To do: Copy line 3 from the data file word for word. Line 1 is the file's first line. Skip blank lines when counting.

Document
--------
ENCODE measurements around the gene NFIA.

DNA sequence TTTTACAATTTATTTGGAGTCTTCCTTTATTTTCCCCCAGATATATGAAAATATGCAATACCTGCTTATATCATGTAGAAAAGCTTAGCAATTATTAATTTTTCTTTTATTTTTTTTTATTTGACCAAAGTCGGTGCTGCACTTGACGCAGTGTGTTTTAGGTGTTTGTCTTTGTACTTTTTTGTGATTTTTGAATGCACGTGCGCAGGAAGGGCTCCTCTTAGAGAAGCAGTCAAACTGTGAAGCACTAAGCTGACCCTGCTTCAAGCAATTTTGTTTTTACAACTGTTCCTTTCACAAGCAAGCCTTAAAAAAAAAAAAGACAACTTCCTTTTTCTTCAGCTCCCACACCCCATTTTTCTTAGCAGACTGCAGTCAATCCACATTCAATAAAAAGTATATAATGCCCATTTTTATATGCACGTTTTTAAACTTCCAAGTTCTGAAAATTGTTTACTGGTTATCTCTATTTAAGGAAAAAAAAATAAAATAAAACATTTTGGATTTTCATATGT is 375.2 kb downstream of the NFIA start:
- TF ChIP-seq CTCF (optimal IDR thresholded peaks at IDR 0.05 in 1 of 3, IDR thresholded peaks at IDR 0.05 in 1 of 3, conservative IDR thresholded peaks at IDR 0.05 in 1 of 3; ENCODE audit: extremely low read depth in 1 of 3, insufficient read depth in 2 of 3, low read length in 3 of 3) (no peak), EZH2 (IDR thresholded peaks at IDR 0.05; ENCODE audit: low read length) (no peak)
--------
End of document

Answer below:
- TF ChIP-seq CTCF (optimal IDR thresholded peaks at IDR 0.05 in 1 of 3, IDR thresholded peaks at IDR 0.05 in 1 of 3, conservative IDR thresholded peaks at IDR 0.05 in 1 of 3; ENCODE audit: extremely low read depth in 1 of 3, insufficient read depth in 2 of 3, low read length in 3 of 3) (no peak), EZH2 (IDR thresholded peaks at IDR 0.05; ENCODE audit: low read length) (no peak)